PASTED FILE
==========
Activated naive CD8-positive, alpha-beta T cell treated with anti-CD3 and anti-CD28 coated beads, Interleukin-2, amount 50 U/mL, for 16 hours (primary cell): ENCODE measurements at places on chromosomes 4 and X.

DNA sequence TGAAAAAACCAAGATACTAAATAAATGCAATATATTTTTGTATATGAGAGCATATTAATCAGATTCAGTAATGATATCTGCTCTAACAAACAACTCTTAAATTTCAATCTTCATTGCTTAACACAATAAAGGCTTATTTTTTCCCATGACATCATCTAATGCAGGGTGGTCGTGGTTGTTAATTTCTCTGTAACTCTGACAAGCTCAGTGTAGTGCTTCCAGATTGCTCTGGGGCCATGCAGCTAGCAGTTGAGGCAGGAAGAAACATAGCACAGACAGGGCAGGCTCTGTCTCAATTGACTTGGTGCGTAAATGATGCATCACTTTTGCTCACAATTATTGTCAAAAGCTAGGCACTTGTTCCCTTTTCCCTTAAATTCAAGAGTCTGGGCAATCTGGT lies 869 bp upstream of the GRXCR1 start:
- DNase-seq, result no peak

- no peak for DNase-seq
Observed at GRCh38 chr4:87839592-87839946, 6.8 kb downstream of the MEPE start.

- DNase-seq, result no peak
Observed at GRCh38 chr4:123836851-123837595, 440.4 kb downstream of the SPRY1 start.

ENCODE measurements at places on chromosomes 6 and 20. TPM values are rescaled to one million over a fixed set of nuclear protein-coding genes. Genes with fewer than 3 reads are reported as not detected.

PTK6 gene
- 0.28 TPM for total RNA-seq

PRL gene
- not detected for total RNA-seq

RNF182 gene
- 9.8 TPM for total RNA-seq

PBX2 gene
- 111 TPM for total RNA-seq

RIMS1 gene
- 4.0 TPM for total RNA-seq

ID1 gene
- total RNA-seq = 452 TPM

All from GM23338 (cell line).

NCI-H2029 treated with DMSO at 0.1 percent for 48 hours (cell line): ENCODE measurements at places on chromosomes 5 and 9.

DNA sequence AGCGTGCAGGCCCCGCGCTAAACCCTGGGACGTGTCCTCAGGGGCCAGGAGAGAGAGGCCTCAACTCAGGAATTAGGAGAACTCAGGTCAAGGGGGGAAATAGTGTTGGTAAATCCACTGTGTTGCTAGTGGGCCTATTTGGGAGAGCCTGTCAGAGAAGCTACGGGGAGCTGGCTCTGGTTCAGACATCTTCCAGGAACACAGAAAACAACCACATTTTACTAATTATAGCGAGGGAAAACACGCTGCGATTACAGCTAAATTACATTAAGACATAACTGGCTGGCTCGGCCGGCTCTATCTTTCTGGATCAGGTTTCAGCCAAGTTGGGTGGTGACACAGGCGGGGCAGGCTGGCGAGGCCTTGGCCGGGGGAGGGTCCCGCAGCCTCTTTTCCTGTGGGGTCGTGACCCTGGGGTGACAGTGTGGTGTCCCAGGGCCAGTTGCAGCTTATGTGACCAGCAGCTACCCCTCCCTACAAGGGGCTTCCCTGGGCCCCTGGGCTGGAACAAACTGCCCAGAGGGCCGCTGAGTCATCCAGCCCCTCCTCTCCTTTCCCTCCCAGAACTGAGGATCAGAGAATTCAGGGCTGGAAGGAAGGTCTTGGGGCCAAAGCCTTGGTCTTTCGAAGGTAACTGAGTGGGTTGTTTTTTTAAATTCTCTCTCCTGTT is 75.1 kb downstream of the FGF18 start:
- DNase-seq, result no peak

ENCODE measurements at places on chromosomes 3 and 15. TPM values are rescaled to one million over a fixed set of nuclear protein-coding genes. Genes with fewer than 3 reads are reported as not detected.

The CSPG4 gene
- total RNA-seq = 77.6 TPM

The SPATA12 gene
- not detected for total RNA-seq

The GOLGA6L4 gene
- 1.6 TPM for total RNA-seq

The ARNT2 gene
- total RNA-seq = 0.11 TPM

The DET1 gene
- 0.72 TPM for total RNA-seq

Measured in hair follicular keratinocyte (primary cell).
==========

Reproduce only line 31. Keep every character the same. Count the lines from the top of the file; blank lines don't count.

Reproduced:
- 1.6 TPM for total RNA-seq